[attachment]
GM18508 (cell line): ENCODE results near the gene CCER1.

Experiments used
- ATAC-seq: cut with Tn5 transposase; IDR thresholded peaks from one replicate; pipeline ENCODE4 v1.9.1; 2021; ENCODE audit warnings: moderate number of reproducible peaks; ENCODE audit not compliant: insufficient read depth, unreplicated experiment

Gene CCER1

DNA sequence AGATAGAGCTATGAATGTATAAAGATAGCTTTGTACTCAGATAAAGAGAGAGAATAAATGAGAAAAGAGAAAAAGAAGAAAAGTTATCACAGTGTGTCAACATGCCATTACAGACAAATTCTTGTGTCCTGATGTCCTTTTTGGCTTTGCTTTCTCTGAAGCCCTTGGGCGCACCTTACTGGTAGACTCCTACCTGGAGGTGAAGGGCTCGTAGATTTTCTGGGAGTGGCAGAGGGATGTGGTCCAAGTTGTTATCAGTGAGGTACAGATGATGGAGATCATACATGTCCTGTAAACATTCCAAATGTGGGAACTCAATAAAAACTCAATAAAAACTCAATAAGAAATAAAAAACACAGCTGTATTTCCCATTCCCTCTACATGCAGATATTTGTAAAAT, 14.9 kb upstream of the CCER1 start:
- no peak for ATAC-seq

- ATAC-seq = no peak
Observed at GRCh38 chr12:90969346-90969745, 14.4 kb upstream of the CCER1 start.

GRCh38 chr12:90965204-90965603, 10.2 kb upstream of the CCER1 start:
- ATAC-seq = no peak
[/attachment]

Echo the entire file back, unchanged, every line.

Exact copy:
GM18508 (cell line): ENCODE results near the gene CCER1.

Experiments used
- ATAC-seq: cut with Tn5 transposase; IDR thresholded peaks from one replicate; pipeline ENCODE4 v1.9.1; 2021; ENCODE audit warnings: moderate number of reproducible peaks; ENCODE audit not compliant: insufficient read depth, unreplicated experiment

Gene CCER1

DNA sequence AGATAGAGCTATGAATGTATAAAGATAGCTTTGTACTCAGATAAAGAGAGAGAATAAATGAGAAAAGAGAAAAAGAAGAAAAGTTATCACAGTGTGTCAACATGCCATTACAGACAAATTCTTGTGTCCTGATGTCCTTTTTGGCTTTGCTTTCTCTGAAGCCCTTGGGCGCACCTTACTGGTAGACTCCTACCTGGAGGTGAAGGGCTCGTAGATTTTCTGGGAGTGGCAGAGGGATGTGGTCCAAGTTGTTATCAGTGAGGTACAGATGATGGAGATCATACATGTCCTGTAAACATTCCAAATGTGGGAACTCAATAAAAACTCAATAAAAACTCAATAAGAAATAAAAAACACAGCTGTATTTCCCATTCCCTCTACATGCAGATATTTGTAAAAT, 14.9 kb upstream of the CCER1 start:
- no peak for ATAC-seq

- ATAC-seq = no peak
Observed at GRCh38 chr12:90969346-90969745, 14.4 kb upstream of the CCER1 start.

GRCh38 chr12:90965204-90965603, 10.2 kb upstream of the CCER1 start:
- ATAC-seq = no peak